Day 2 of NRF brought inspiring stories, unique insights, and tactic strategies from leading retailers and retail experts. From Simone Biles and Petco’s CEO Ron Coughlin to Kibo’s own Head of Partnerships & Alliances, Ava Aprin, here’s an overview of the top takeaways from the day.
Simone Biles Kicks Off Day 2 With Her Athlete-Turned-Businessperson Story
The morning started with decorated athlete turned businessperson, Simone Biles. While many of us know her for her Olympic medals, she has since set out to “be bigger than just gymnastics.”
“What do you do when you reach your dream at 19?” said Simone. Most people don’t reach the peak of their career at such a young age, forcing Simone to establish new dreams outside of the gymnasium. She looked towards athletes like Shaquille O’Neal, LeBron James, and Allyson Felix, who all built platforms around their athletic successes and leveraged them for business ventures.
Simone started working with Athleta, a women’s sports clothing brand, citing the company’s inclusivity and support of her business dream as the reasons for choosing this particular partnership.
And as for Paris 2024, Simone says she will be there. But it’s undecided if it will be as a competitor or spectator.
Why Companies Like Home Hardware and Francesca’s are Choosing Composable Commerce
Ava Aprin, Kibo’s Head of Partnerships & Alliances, presented an AWS Retail TechTalk about why leading companies are choosing composable commerce.
Why move to a composable commerce strategy
With composability, retailers can be agile and flexible, and only implement the capabilities they need to meet customer expectations. “Nobody wants to be held back by their tech. You want an ecosystem that allows you to leverage best-of-breed technology and partners,” said Ava.
There are major four reasons retailers are going composable:
- Freedom from the monolith: Monolithic platforms simply cannot keep pace with the speed of change and are becoming a liability for companies who want to be agile.
- An open ecosystem: An open ecosystem means that you’re not locked into a specific vendor, framework, or programming language. It gives your developers and business users more choice and flexibility when it comes to the technologies you use.
- Lower total cost of ownership (TCO: Composable systems provide a lower TCO because you only pay for the capabilities you need. PBCs allow you to cherry-pick capabilities from formerly monolithic systems and connect them to your commerce platform.
- Performance and agility: Composable systems are inherently pluggable and flexible, allowing you to quickly adapt to market changes and customer needs.
- What does composability look like in a team setting?
“What your architecture and technology should do is empower your team, not hinder them,” said Ava. By adopting a composable strategy, teams can work autonomously yet in sync — business users can perform the functions they need without heavy IT involvement, freeing developers to focus on initiatives that drive revenue.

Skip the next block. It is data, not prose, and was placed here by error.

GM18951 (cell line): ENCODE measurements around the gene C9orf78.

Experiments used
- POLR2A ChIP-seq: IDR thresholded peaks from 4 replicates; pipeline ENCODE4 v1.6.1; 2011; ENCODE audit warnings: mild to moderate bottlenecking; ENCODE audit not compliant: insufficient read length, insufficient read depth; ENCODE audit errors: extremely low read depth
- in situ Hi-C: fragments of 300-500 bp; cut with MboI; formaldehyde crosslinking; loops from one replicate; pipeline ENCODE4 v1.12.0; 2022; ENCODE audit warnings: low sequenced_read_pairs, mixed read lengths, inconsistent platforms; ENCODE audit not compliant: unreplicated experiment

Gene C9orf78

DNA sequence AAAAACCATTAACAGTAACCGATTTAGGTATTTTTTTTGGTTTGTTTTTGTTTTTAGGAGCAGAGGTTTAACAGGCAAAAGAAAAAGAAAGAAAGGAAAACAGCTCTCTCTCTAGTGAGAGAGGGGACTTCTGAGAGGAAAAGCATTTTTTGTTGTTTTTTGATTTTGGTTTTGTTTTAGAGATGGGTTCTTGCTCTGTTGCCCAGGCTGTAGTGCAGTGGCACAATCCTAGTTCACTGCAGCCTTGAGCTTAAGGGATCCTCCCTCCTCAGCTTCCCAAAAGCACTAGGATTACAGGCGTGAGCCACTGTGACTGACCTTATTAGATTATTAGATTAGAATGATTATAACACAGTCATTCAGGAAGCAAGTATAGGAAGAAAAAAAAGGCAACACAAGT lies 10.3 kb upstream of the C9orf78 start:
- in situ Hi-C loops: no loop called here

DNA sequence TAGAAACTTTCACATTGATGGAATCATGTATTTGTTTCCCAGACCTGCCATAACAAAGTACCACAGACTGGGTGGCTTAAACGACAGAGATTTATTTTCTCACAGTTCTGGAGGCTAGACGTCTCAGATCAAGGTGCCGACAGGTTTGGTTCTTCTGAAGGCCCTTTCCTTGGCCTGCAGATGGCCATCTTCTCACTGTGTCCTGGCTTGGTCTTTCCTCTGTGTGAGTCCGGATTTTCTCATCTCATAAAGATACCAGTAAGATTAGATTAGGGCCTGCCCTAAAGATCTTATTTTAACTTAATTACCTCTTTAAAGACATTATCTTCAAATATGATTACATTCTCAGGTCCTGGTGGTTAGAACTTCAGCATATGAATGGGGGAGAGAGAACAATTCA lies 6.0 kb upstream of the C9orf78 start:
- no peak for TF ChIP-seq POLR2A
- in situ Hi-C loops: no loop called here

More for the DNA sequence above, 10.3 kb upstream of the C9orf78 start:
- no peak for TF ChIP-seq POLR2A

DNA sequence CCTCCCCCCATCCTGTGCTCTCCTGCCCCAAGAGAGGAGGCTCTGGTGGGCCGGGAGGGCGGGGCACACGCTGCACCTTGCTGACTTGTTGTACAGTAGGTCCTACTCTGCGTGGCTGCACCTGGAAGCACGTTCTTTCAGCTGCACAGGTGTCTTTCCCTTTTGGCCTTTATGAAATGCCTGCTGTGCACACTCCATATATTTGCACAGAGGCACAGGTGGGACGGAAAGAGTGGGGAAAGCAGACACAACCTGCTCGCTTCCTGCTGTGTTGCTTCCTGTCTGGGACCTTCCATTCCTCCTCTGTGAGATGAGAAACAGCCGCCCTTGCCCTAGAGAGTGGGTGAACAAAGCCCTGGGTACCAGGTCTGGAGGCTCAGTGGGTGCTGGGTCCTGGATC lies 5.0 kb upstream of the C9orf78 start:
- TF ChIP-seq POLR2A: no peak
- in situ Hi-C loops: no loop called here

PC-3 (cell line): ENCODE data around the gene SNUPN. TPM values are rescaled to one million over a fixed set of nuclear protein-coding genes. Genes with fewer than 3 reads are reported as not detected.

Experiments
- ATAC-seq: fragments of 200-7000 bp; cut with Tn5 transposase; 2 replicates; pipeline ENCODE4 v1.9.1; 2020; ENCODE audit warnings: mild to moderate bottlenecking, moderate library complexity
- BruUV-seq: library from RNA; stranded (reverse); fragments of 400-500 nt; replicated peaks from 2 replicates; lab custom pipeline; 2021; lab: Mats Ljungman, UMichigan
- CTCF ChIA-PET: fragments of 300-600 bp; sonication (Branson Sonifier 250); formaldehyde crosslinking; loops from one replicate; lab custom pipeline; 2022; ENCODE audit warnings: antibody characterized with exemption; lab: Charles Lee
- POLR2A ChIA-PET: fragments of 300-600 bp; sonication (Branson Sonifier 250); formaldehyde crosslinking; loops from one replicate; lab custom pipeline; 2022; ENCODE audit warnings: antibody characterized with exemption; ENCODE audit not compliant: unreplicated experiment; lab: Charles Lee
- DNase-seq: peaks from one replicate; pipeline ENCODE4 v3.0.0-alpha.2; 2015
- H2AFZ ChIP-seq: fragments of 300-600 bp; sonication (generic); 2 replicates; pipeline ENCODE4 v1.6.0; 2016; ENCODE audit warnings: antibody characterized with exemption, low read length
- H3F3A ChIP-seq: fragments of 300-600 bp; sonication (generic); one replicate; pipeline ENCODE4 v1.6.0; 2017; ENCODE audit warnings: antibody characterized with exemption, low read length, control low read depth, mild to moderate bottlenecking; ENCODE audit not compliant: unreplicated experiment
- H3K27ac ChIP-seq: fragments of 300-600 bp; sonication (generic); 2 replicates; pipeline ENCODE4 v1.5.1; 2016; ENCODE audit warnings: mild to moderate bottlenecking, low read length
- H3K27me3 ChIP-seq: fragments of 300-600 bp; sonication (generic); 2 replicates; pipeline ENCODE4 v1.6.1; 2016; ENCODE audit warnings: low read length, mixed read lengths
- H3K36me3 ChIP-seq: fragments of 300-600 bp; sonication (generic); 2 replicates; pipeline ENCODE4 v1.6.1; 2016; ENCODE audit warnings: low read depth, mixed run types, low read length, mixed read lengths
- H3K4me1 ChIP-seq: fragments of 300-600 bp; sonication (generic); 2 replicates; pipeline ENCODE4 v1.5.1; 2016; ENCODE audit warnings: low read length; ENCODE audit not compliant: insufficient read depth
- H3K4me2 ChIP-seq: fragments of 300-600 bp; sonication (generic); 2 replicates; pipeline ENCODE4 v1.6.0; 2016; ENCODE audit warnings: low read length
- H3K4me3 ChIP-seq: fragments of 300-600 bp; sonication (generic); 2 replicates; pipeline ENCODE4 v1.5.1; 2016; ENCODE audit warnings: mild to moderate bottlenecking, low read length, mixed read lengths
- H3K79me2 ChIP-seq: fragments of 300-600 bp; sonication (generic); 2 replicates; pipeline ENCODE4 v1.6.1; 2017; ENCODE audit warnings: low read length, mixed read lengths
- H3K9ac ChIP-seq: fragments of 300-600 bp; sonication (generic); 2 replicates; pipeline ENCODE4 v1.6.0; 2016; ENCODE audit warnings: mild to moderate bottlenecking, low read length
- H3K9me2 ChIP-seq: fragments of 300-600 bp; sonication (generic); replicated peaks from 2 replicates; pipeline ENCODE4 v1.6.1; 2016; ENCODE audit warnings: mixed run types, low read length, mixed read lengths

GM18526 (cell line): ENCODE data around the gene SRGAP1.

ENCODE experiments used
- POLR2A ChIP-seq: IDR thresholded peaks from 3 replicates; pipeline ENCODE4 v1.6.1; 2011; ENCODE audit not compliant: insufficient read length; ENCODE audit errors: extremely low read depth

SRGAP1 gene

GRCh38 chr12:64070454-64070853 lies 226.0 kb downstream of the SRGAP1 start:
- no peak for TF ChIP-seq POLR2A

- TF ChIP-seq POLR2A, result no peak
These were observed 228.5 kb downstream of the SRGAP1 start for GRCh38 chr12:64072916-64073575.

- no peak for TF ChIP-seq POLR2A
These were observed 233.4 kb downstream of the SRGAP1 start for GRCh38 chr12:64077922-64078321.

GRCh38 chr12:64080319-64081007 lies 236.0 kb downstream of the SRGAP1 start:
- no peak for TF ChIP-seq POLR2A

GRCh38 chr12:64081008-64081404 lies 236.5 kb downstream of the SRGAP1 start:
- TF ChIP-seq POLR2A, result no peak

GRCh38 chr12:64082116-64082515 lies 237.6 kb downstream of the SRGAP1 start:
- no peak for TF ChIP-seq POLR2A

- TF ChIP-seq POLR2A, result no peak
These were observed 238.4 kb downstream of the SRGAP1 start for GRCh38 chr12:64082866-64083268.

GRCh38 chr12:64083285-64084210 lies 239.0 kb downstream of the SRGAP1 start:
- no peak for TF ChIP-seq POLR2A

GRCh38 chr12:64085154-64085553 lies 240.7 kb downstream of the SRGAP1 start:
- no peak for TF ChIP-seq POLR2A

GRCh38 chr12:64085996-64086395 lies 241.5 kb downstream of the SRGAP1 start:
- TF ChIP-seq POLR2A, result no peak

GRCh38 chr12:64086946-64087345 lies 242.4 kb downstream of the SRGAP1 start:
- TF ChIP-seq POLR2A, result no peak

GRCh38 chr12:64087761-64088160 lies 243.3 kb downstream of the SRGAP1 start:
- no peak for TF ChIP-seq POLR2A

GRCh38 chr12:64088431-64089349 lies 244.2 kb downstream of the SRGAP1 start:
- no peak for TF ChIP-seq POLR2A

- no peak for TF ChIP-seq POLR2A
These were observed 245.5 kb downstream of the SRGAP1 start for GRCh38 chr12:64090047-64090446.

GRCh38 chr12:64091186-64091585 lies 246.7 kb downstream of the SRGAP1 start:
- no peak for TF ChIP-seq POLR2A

Composability’s lower TCO and increased speed to market is often a selling point to the C-suite. A composable platform is flexible, future-proof, and gives you the ability to scale. It’s built around the capabilities specific to your business, with the end goal being to deliver a seamless customer experience across all channels.
Real-World Uses Cases of Composable Commerce
By using a composable platform like Kibo Commerce, you can:
- Integrate key systems with confidence, including your ERP
- Unify complex data with a single UI
- Use CMS data across various customer experiences for cohesive and consistent buying journeys
- Handle complex business scenarios, such as subscriptions or omnichannel fulfillment, at a lower cost than alternative market solutions
Want to see a composable commerce platform in action? Register for a 15-minute demo.
Better Deliveries Make Better Businesses
The delivery stage in the customer buying journey is the last chance to delight shoppers and convince them to purchase from you again —any misstep can result in churn or return. Elena Bernardo, SVP of Operations at HelloFresh, Phillippe Lambotte, VP of Customer Care and Field Logistics at Tonal, and Kushal Nahata, COO at FarEye, shared their strategies and insights to enhance the delivery experience.
Adjusting the customer experience for a post-COVID era
Similar to nearly every other brand and retailer, COVID massively affected the HelloFresh customer experience from a logistics perspective, but it also fostered innovation. As a subscription business model, HelloFresh needed to ensure they could set realistic expectations, provide accurate and consistent communications, and get the order to the customer on time.
“Our strategy is to embed customer-centricity into every function,” said Elena. They heavily lean on order, inventory, and customer data to make changes to their website, customer policies, and communications to ensure the end-to-end journey lived up to customer expectations.
Tonal, a home smart workout machine with a recurring subscription membership for workouts, faced similar challenges. Being a subscription business model, “it’s not just about the one-time purchase, but the recurring revenue,” said Phillipe. Tonal needs to be able to make real-time changes to the customer experience to retain customers.
If you’re not investing in delivery, you’re losing money
Even though it’s the carrier that delivers the product to the customer’s home, the fulfillment process is still very much an extension of the brand. (And the brand is often the one blamed when the order is late or damaged.) “Every retailer business is also in the logistics business,” said Kushal. Not only do shoppers want more fulfillment options, but they also want accurate delivery dates, transparent communications, and fast shipping.
The ability to tap into inventory and order data in real-time and layer it with logistics sophistication will be key for retailers to enhance the delivery experience and meet customer expectations.
Subscription commerce adds another layer of complexity to fulfillment
When a customer signs up for a subscription and sets a delivery frequency, they expect that order to arrive on the exact day they need it, and they also expect to be able to adjust the frequency. This requires your subscription, eCommerce, and inventory and order management systems to be seamlessly integrated.
By tying these systems together, HelloFresh has been able to deliver consistent and accurate order updates, self-service capabilities to change subscription preferences, and ensure orders get to the customer at the right time.
Balancing Customer Expectations and Logistics